Study: TV Marketers Have Receptive Audience In 50+ Demo

Is there too great a focus on millennials and younger consumers by TV marketers? A new study says the consumer data for those 50 years and older is still strong.

A Video Advertising Bureau study points out that older U.S. adults are responsible for 40% of the top consumer spending categories -- spending $195.5 billion on vehicles (37%); $159.1 billion on restaurants and other food away from home (36%); and $110.2 billion on household furnishings (43%).

Traditionally, analysts have viewed older adults as being set in their ways when it comes to the brands they buy, making it harder for new marketers.

But the research also says 56 million U.S. consumers over 50 seek new products that are beneficial to them, compared to 44.8 million millennials. Nearly 80% of those “feel they are being ignored by advertisers.”



In addition, the study says, eight out of 10 of adults 50+ go to a variety of ad-supported TV-branded digital platforms -- sports, news, business news, food, home, weather, comedy and kids programming.

Research shows there are currently 114 million adults over 50 in the U.S., who spend $3.2 trillion+ in annual expenditures -- amounting for 41% of total U.S. consumer spending.

The VAB is an video advertising industry group whose members includes major TV network groups -- Disney/ABC Television Group, NBCUniversal, CBS, Turner, as well as pay TV companies ad divisions, Comcast Spotlight, Cox Media and  in-theater advertising sales groups  such as Screenvision Media andNational CineMedia.

As of September 2018, Nielsen says the median age for linear, live TV networks is 56; with video-on-demand TV at 45, connected TV 42 and digital media at 40.

4 comments about "Study: TV Marketers Have Receptive Audience In 50+ Demo".
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  1. Ed Papazian from Media Dynamics Inc, April 23, 2019 at 12:58 p.m.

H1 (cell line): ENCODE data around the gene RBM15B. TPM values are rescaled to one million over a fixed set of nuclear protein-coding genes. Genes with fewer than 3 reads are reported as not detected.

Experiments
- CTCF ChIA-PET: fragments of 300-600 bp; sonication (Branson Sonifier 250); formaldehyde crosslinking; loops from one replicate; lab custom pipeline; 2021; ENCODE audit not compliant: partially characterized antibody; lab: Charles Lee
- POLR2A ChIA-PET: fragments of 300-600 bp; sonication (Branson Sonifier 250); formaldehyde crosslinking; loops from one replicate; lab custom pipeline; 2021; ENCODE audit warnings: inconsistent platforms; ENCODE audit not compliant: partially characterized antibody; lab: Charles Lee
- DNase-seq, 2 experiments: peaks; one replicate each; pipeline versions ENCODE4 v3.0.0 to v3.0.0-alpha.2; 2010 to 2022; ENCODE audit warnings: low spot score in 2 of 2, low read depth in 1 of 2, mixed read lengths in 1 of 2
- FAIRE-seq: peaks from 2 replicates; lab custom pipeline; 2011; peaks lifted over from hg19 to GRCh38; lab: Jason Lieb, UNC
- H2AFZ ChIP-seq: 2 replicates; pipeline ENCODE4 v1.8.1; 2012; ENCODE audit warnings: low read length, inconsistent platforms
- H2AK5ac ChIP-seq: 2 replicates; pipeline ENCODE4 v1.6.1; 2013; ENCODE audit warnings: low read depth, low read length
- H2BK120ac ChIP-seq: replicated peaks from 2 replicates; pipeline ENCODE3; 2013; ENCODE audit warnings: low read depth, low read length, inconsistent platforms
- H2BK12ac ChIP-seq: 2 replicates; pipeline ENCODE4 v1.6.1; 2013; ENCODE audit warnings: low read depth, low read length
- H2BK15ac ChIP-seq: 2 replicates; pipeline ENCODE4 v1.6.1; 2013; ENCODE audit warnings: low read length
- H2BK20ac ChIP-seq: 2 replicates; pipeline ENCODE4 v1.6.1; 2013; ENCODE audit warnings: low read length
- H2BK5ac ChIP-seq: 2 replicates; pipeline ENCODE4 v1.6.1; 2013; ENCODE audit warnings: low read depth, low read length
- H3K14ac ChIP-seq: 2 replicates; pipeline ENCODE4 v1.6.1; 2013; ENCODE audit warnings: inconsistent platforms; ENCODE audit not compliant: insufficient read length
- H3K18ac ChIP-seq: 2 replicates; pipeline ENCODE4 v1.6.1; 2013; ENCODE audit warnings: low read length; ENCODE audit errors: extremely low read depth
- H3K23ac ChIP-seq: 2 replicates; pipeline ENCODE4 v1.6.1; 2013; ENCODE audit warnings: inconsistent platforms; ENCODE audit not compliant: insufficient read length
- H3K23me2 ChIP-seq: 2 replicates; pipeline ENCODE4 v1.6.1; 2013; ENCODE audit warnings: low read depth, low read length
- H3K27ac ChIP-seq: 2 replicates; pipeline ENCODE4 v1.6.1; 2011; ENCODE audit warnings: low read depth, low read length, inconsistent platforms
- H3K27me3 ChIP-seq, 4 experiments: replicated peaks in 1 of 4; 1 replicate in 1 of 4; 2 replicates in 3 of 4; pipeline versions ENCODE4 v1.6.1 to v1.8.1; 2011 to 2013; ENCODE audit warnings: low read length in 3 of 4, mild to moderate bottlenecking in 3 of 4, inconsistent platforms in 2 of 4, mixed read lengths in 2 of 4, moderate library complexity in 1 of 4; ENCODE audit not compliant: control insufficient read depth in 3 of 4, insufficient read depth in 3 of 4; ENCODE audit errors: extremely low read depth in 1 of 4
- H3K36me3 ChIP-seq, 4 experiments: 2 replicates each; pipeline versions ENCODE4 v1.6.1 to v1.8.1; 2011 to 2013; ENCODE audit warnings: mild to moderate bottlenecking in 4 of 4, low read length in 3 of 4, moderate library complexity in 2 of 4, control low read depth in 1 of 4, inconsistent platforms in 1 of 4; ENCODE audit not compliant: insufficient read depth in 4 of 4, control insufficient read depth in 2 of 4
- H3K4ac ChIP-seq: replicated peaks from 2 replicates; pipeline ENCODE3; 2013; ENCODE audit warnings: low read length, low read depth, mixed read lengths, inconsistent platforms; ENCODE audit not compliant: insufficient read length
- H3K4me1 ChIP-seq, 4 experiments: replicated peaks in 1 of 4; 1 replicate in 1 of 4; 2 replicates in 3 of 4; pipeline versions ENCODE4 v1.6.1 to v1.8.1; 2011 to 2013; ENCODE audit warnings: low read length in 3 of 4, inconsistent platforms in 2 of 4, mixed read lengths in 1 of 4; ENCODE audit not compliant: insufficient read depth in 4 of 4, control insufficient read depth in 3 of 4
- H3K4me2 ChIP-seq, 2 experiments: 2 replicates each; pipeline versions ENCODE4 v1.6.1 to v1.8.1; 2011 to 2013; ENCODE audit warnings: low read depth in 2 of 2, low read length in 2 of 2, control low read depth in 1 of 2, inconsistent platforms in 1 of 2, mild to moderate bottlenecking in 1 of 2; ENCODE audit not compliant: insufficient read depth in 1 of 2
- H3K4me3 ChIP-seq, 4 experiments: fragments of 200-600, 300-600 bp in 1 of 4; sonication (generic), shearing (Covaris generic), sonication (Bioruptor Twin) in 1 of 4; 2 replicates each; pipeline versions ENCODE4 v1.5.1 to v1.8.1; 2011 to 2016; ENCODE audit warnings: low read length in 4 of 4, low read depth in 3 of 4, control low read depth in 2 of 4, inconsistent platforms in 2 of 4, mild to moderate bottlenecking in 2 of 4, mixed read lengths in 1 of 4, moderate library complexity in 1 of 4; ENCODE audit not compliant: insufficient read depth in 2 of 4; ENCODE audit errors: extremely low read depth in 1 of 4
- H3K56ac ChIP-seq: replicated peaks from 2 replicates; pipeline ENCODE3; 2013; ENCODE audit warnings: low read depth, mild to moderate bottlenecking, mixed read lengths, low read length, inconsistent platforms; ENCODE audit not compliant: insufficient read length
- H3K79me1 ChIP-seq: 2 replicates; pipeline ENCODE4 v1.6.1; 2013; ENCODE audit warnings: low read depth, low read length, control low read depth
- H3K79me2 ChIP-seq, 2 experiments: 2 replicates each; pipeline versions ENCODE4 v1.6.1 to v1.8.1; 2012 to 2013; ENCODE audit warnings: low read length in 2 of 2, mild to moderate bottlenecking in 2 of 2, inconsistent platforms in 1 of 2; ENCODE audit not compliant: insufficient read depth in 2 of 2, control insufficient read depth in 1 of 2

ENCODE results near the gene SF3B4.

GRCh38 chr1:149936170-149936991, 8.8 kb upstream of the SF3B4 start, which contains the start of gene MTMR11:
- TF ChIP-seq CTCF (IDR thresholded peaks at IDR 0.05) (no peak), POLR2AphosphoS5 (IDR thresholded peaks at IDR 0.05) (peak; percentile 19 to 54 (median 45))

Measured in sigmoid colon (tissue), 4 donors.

Of course advertisers should  consider older consumers as being of interest and concern---unless they never buy or use the brand's product. However, the typical rebutal to the "old is important" argument is that you have no problem reaching older adults via TV---indeed you get a surplus of them in most buys. So why worry? The real question, then, revolves around how a brand is positioned and the imagry or situations it depicts in its commercials. If all of the ads are young folks oriented then you risk putting off older consumers who may constitute a major share of your customer base.

  2. Leo Kivijarv from PQ Media, April 23, 2019 at 4:22 p.m.

    This research is not new. PQ Media prepared similar data for a major media conglemerate in 2015 when it was promoting Alpha Boomers to brands and agencies.

  3. Ed Papazian from Media Dynamics Inc, April 23, 2019 at 5:10 p.m.

    Correct, Leo. Erwin Ephron and I made a similar presentation for a major TV network 30 almost 30 years ago.

  4. Danielle DeLauro from VAB, April 23, 2019 at 7:03 p.m.

    I would encourage you to read our report since one of the main takeaways is how this group feels underrepresented by advertisers....49% avoid brands who actively ignore their age group. We also point out that DTC brands are capitalizing on the value of adults 50+ with custom products and services.  Their data-driven, outcomes-obsessed founders could care less about age, they just care about revenue - regardless of the wallet it comes from. 

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